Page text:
So last week I gave a rundown of how four different SF stories used cannibalism in their plots. Most prominent were the first few episodes of this season of The Walking Dead, less obvious was an episode of the almost-forty-year old Space:1999 series called “Mission of the Darians.” Less well-known to those who think science fiction was invented in 1966 by Gene Roddenberry are two of Robert Heinlein’s works, Stranger in a Strange Land and Farnham’s Freehold.
All use cannibalism as a metaphor. In the two TV storylines, it’s a metaphor for denial of the importance of the individual. In Freehold, it’s a metaphor for oppression of one group by another. In Stranger, it’s a metaphor for strangeness, alien-ness, and acceptance of the universe. It’s also used as a gentle poke at Western Christians who consider themselves more civilized than the heathens who go around rubbing blue mud in their bellies.
Rick Grimes and John Koenig, each the leaders of a ragtag band of wandering disaster survivors, confront very similar leaders of cannibal culture, what Walking Dead writer/producer Scott Gimple calls “institutional evil.” In both cases, the practice of feeding off other humans (emphasis on “other”) has been ingrained into a way of life, and those responsible for carrying it forward have so mechanized the practice that it’s hard to pin down exactly who is committing murder. If that sounds a bit like the hackneyed Nazi claim that individual soldiers were “just following orders” in the concentration camp, it’s not a coincidence. At least in the case of “Mission of the Darians,” writer Johnny Byrne has gone on record saying the Darians were patterned in part on the Nazis.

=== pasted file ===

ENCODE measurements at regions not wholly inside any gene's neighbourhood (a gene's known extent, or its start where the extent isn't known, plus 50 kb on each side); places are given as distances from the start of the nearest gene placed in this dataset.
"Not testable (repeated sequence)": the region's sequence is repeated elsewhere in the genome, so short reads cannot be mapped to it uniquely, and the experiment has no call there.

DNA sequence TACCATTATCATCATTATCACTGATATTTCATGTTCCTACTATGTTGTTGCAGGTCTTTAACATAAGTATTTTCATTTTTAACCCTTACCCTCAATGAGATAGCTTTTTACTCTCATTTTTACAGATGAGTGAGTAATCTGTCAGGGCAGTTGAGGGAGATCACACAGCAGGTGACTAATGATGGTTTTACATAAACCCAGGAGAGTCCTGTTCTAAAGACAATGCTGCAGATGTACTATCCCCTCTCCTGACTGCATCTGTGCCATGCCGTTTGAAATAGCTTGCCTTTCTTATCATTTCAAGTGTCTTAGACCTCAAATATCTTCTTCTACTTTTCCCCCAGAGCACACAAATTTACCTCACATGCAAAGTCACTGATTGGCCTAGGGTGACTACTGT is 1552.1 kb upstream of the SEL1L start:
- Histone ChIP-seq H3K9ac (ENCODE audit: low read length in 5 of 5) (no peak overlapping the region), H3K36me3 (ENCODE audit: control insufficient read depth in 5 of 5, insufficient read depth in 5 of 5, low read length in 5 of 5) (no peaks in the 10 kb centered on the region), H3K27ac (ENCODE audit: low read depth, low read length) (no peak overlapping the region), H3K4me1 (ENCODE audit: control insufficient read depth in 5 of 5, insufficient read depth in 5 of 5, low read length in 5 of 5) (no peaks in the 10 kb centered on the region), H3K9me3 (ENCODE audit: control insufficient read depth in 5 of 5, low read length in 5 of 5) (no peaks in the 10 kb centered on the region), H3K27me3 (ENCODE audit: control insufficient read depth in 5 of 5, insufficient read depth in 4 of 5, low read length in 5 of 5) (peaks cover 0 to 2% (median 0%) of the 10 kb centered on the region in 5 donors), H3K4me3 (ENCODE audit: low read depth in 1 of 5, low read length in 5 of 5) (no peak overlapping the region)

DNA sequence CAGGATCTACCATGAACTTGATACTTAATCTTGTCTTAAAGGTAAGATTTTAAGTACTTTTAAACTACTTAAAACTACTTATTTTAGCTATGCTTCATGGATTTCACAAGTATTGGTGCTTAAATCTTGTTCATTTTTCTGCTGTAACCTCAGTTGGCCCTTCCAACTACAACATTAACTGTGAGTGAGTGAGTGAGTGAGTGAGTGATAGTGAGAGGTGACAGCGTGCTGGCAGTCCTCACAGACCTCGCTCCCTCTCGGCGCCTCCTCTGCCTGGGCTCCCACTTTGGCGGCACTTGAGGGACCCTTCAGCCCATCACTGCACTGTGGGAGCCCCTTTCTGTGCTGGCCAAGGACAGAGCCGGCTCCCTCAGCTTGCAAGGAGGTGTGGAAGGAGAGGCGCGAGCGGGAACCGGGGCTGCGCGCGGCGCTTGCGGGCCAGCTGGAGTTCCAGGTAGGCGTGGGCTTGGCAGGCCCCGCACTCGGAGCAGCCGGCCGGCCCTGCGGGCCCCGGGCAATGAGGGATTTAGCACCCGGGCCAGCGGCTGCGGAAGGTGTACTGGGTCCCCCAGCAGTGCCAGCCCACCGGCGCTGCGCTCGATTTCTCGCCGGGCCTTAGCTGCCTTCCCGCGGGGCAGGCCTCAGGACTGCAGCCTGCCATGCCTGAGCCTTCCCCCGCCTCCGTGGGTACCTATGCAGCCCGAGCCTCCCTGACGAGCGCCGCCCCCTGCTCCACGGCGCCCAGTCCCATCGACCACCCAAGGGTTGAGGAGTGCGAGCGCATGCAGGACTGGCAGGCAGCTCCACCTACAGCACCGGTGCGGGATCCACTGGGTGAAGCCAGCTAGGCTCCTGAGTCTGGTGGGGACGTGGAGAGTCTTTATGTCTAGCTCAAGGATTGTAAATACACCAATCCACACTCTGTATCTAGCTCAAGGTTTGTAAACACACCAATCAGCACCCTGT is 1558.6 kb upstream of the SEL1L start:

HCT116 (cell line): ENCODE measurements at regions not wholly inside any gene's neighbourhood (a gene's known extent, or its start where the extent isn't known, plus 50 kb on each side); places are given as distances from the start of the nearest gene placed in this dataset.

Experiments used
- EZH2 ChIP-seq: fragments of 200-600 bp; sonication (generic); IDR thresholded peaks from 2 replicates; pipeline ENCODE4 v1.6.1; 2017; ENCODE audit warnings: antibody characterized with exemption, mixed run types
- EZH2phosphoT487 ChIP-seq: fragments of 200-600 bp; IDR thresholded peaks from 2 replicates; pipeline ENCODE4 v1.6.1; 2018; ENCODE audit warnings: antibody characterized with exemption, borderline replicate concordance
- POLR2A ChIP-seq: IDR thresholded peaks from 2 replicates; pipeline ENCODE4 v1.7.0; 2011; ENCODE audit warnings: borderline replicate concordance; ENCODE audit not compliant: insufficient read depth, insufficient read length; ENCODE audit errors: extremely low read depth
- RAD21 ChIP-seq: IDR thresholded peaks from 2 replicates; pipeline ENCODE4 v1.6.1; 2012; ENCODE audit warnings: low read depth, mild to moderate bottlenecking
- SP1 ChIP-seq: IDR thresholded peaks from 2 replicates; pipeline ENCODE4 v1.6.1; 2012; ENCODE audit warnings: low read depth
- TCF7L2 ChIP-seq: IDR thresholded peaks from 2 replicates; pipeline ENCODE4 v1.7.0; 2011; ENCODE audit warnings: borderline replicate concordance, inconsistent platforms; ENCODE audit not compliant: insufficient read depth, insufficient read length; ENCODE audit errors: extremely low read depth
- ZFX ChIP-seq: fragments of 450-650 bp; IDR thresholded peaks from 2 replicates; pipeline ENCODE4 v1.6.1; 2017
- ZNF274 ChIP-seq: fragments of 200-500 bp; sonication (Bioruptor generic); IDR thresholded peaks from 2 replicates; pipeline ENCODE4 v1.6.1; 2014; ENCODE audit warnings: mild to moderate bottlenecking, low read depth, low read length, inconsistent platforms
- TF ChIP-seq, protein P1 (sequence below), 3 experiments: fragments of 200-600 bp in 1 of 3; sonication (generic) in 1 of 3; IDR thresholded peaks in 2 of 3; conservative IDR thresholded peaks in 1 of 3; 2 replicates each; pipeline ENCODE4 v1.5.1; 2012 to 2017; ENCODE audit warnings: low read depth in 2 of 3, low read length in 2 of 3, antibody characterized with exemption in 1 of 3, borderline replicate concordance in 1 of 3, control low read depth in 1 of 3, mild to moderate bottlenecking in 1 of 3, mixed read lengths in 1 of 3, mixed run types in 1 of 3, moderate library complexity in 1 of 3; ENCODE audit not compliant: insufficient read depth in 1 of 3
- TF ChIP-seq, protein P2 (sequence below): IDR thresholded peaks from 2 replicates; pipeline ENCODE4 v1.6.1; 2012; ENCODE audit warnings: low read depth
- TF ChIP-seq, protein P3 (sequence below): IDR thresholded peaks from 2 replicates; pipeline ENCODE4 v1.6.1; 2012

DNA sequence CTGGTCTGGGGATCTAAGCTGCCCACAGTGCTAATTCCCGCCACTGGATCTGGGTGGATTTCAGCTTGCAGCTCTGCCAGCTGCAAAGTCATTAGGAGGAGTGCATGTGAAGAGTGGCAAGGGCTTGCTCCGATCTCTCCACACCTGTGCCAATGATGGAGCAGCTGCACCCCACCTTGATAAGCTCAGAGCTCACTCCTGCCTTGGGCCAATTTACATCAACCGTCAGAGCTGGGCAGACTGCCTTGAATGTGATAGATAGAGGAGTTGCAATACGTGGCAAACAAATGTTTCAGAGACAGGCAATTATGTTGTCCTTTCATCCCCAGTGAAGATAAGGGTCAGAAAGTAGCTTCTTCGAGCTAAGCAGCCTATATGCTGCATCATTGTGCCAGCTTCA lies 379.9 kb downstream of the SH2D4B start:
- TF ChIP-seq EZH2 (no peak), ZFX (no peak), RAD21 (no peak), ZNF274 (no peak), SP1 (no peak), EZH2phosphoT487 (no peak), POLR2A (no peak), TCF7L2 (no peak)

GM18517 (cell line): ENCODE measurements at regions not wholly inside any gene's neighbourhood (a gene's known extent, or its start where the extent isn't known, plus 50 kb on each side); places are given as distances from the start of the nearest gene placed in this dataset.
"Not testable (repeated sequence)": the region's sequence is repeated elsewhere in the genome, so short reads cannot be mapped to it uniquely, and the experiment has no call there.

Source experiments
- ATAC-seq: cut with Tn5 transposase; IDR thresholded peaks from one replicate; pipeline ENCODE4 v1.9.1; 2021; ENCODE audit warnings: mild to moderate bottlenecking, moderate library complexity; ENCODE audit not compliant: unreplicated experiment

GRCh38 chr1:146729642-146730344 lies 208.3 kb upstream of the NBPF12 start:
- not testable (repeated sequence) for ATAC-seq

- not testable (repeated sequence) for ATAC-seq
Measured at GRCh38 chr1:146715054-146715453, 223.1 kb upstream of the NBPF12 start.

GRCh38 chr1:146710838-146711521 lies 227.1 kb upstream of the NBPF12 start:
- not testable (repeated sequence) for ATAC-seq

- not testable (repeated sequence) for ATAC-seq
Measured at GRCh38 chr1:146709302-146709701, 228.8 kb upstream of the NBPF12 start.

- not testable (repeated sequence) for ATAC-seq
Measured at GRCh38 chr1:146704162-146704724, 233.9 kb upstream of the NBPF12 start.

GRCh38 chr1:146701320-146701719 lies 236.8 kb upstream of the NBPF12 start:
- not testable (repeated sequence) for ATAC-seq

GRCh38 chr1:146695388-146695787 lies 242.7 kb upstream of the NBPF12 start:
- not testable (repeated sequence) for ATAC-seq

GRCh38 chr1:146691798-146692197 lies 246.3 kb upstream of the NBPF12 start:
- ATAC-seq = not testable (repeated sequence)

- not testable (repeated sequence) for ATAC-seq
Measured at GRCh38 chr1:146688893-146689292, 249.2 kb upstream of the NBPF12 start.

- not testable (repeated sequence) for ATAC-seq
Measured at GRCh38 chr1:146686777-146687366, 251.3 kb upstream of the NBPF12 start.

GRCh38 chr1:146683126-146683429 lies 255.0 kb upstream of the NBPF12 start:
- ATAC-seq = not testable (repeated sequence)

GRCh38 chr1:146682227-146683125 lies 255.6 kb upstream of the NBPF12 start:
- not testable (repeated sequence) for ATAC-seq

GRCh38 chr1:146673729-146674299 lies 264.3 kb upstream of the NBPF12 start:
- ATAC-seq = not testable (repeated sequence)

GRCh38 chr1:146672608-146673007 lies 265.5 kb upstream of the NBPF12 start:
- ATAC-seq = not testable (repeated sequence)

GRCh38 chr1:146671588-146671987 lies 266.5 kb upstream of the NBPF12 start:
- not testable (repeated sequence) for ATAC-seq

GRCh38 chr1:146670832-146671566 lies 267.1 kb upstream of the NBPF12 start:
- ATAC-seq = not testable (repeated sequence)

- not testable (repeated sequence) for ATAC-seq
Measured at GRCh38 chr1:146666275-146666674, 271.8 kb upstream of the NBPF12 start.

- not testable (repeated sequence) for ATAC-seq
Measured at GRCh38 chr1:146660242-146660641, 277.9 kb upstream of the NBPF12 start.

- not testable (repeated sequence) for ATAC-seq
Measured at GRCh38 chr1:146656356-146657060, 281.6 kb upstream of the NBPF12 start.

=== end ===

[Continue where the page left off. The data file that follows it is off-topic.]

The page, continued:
Gimple says you can’t get angry at institutionalize evil. Not sure I agree. We certainly got angry at the Nazis. We got angry at the Catholic Church when we felt it was enabling pedophilia. We got angry at Penn State when we felt its administration was turning a blind eye to rape. (Well, some of us got angry. And some of us were willing to see a few kids’ innocence sacrificed on the altar of professional athletics.) But I see his point. Getting angry does little good in such cases, because your anger lacks a real target. It’s not that you can’t get angry, it’s the question of who do you get angry with? Each person is a cog, but what about leadership?
Rick and Koenig both have actual targets for their anger in the leaders of the cannibals. But where Koenig’s opponent, Neman, was a dignified patriarch who really would have happily died for his cause, Terminus Mary and her psychotic son were neither dignified nor willing to sacrifice any but outsiders on the altar of their survival.
Like a good Nazi, Neman was all about genetic purity and the preservation of the race overall. So he taught the survivors who lived outside his protected little enclave that mutation was evil, and they must root it out and destroy it. At the same time, perfection must be sought and offered to the gods. Convenient, since the killed mutants were broken down to be used as food, and the perfect physical specimens were saved to be transplant donors to keep a handful of Darians in the enclave alive forever.